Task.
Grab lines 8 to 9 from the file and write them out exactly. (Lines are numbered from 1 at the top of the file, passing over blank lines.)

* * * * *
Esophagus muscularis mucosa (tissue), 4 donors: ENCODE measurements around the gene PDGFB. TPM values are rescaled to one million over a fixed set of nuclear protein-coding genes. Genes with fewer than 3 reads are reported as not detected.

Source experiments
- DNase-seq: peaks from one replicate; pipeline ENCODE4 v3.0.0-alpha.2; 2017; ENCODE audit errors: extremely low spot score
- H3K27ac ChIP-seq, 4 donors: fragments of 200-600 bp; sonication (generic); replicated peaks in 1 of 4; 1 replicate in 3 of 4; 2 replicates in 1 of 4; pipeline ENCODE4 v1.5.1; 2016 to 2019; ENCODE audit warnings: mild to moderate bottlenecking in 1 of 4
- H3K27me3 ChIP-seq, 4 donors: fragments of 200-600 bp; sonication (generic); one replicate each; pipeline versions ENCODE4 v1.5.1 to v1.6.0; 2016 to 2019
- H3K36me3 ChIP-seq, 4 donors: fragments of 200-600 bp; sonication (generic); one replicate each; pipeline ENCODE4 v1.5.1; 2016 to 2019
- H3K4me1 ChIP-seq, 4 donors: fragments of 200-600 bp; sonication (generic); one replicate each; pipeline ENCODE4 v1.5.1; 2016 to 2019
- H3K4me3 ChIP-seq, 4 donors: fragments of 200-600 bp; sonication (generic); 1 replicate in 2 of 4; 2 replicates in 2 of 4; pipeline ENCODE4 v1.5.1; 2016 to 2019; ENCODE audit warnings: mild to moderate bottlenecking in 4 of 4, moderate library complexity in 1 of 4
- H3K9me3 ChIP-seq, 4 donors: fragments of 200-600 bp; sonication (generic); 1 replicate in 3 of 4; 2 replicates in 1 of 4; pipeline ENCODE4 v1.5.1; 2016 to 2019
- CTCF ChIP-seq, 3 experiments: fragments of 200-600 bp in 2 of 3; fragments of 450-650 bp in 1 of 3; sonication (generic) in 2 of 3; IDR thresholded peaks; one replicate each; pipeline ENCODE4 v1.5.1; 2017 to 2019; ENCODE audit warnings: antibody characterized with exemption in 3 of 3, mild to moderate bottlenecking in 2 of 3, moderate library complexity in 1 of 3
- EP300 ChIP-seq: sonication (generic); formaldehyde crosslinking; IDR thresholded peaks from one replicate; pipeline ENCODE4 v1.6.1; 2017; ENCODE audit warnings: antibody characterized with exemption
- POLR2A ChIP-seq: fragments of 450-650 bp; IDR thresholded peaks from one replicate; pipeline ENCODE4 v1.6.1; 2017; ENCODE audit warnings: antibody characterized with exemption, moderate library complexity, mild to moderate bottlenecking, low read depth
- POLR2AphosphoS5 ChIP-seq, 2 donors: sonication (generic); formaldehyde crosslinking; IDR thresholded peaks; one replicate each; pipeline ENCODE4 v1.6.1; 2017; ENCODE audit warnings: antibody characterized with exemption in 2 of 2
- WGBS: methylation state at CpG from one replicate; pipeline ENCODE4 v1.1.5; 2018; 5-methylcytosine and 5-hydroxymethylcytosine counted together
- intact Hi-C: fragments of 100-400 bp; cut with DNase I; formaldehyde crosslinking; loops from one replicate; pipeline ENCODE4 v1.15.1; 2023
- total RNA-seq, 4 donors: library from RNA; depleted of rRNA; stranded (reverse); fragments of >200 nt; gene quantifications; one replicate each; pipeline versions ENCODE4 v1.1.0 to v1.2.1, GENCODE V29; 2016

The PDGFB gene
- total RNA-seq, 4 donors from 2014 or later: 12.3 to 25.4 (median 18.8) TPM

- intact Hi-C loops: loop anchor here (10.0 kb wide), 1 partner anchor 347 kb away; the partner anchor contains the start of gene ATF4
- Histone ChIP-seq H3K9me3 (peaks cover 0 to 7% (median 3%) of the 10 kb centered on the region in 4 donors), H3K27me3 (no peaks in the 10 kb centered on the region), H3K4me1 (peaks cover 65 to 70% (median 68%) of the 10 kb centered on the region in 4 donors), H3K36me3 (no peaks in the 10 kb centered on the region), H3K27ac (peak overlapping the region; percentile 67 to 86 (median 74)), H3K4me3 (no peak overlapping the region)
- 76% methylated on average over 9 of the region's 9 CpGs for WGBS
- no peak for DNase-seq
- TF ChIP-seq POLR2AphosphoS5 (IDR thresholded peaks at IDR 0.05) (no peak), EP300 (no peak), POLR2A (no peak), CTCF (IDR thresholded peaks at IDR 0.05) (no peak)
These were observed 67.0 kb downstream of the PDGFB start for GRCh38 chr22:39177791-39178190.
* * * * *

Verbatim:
- H3K4me3 ChIP-seq, 4 donors: fragments of 200-600 bp; sonication (generic); 1 replicate in 2 of 4; 2 replicates in 2 of 4; pipeline ENCODE4 v1.5.1; 2016 to 2019; ENCODE audit warnings: mild to moderate bottlenecking in 4 of 4, moderate library complexity in 1 of 4
- H3K9me3 ChIP-seq, 4 donors: fragments of 200-600 bp; sonication (generic); 1 replicate in 3 of 4; 2 replicates in 1 of 4; pipeline ENCODE4 v1.5.1; 2016 to 2019